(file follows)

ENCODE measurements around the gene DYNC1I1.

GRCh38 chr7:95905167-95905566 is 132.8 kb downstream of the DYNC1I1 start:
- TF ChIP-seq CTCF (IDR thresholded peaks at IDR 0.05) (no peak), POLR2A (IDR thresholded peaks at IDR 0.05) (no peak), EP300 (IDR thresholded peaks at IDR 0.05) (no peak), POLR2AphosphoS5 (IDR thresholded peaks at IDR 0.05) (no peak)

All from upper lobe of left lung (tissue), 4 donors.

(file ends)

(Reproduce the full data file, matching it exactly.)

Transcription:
ENCODE measurements around the gene DYNC1I1.

GRCh38 chr7:95905167-95905566 is 132.8 kb downstream of the DYNC1I1 start:
- TF ChIP-seq CTCF (IDR thresholded peaks at IDR 0.05) (no peak), POLR2A (IDR thresholded peaks at IDR 0.05) (no peak), EP300 (IDR thresholded peaks at IDR 0.05) (no peak), POLR2AphosphoS5 (IDR thresholded peaks at IDR 0.05) (no peak)

All from upper lobe of left lung (tissue), 4 donors.